Thursday:

10:30am-2:30pm    Spread the Word to End the Word Campaign – PUB Lobby

The R-word is the word ‘retard(ed)’. Why does it hurt? The R-word hurts because it is exclusive. It’s offensive. It’s derogatory. Our campaign asks people to pledge to stop saying the R-word as a starting point toward creating more accepting attitudes and communities for all people.  Language affects attitudes and attitudes affect actions.  Pledge today to use respectful, people-first language: http://r-word.org/r-word-pledge.aspx

11:30am-12:30pm The Strength in our Differences: A multicultural perspective of mental health– PUB 9208

This interactive workshop will explore cultural differences in mental health presentation and treatment as well as suggest a strength-based perspective for enhancing mental health for people of all cultures. By Gwyn Hoffman-Robinson

12:30-1:30pm “Including Complexity in a World of Boxes” – PUB 9208

This workshop will create dialogue about centering marginalized voices to move towards inclusive excellence and beyond.  In a society where boxes have been created for diversity, organizations and communities box themselves again.  This workshop will explore where we stand in the middle of complexities and curiosities to open the imagination to the wonder of possibilities if we dare to dig deeper into root causes of conflict based in oppression.  How do we maneuver into new futures by naming past and current boxes of exclusivity and moving towards a complexity that can transform ourselves, our organizations, and our communities?  Let’s at least begin the journey during this time together. Presented by Luzviminda Carpenter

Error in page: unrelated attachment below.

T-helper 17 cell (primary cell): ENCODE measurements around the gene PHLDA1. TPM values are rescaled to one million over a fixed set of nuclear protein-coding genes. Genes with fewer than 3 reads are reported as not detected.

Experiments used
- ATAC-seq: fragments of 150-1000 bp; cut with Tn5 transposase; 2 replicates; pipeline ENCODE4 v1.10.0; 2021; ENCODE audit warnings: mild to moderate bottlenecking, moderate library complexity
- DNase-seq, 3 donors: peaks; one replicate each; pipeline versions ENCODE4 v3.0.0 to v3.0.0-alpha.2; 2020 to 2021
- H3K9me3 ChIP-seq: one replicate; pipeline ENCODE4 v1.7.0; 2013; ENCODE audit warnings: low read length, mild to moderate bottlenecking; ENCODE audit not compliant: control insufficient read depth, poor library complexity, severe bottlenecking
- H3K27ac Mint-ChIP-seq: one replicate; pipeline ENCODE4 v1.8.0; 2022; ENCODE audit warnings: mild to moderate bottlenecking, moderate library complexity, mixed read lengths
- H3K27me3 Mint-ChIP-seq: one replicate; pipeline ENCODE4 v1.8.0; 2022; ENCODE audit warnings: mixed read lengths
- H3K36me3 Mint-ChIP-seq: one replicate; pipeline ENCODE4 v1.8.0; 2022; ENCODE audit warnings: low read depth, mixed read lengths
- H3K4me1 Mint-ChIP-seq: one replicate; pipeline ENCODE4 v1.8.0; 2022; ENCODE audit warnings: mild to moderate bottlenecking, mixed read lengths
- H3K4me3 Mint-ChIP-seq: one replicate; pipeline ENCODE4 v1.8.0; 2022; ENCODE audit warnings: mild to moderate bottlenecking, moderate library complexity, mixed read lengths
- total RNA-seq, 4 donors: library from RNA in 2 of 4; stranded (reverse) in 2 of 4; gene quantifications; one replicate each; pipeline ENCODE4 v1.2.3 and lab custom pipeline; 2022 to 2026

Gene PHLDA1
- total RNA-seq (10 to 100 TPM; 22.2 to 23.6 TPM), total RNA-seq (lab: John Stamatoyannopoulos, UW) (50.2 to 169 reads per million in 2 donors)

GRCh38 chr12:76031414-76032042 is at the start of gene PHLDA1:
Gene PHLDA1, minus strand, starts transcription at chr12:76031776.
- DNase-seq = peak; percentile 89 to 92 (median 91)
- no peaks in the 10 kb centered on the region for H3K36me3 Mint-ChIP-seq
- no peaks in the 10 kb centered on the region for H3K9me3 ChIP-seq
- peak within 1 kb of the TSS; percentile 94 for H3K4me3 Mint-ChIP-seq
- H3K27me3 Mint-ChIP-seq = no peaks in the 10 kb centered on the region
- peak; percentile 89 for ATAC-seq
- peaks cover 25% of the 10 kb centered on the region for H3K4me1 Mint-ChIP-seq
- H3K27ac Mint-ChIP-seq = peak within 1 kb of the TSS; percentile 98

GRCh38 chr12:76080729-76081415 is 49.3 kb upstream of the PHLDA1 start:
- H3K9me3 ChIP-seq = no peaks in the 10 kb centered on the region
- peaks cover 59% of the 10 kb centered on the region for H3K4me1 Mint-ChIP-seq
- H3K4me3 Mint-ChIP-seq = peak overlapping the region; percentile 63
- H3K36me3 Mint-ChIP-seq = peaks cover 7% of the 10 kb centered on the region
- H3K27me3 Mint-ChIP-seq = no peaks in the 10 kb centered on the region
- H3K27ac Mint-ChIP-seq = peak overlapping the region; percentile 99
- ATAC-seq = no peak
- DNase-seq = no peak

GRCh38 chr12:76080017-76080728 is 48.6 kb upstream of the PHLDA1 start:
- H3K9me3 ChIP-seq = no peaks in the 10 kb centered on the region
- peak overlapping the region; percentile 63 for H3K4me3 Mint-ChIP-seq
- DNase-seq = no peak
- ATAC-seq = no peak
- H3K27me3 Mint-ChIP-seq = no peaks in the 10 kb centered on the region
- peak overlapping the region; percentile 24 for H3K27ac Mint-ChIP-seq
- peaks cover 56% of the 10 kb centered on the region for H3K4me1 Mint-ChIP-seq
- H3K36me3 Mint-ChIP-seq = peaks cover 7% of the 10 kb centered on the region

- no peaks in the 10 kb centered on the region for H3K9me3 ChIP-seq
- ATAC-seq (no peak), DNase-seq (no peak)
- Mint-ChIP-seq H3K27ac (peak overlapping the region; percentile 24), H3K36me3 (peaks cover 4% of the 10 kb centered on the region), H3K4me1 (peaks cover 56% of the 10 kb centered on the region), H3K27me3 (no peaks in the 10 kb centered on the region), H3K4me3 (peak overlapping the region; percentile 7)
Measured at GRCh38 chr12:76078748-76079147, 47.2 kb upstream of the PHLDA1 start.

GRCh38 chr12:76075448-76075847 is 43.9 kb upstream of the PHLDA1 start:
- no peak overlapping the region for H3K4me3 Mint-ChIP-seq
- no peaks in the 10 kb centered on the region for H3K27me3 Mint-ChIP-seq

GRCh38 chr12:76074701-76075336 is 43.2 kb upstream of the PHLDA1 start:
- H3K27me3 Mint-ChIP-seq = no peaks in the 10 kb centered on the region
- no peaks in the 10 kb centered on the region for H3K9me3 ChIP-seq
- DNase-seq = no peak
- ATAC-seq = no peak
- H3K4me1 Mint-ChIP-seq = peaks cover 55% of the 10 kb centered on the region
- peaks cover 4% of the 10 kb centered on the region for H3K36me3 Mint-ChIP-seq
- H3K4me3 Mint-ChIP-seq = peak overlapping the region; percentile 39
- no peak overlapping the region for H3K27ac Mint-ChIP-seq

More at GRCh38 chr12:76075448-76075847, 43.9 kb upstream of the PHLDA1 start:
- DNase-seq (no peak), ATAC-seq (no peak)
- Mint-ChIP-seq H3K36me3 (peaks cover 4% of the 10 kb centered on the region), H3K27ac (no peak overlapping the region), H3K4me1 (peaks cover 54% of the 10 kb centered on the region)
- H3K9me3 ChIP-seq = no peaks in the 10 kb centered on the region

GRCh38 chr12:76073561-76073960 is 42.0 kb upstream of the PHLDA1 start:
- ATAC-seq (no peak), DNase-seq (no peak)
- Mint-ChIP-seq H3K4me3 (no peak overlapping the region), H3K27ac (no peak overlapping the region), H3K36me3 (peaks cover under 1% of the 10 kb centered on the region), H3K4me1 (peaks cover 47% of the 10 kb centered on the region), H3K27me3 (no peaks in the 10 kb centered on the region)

1-2:30pm       Tattooed Under Fire Film & Discussion – PUB 9102

TATTOOED UNDER FIRE is a unique, intimate, character-driven portrait of Iraq-bound and returning US soldiers as they go under the tattoo needle: openly professing their pride, sharing their secrets and confessing their fears. The tattoos cross lines of gender, class, and political affinity revealing the inner lives of young men and women as they live through the horrors of the Iraq war. The film’s narrative moves from the early expectations and excitement of 18 and 20 year-olds through cynicism and anger to a sense of a psychological aftermath that will never be erased. Each soldier’s story is an evocative, poignant, and highly personal look at the human and cultural cost of war.

1:30-3pm “Beyond Beats and Rhymes: Intersections of Race, Masculinity, and Class in Hip-Hop” – PUB 9201

Join us in viewing the 2006 documentary film, “Hip-Hop: Beyond the Beats and Rhymes” written, produced, and directed by Byron Hurt. The documentary explores the issues of masculinity, violence, homophobia and sexism in hip hop music and culture, through interviews with artists, academics and fans. A student lead group discussion will follow immediately after viewing the film. (Film time 56 minutes, 20-30 minute discussion).

Friday:

12:30-1:30      Report back from the Students of Color Conference – PUB 9202

Shoreline student leaders attended the 24th Annual Students of Color Conference April17-19, 2014 in Yakima, WA. Some of these students will share experiences, reactions, and stories from this 3-day high-energy and ground-breaking conference! Find out why you too should attend and how you can get involved this Fall.

12:30-2:30pm  Diabetes Awareness Sponsored by Nursing 242-Health Promotions – PUB Lobby

Please see description above on 5/5/14.

Questions? Accommodation Requests? Contact Jamie Ardeña: jardena@shoreline.edu, or 206-533-6618

Updated information can be found at one Echo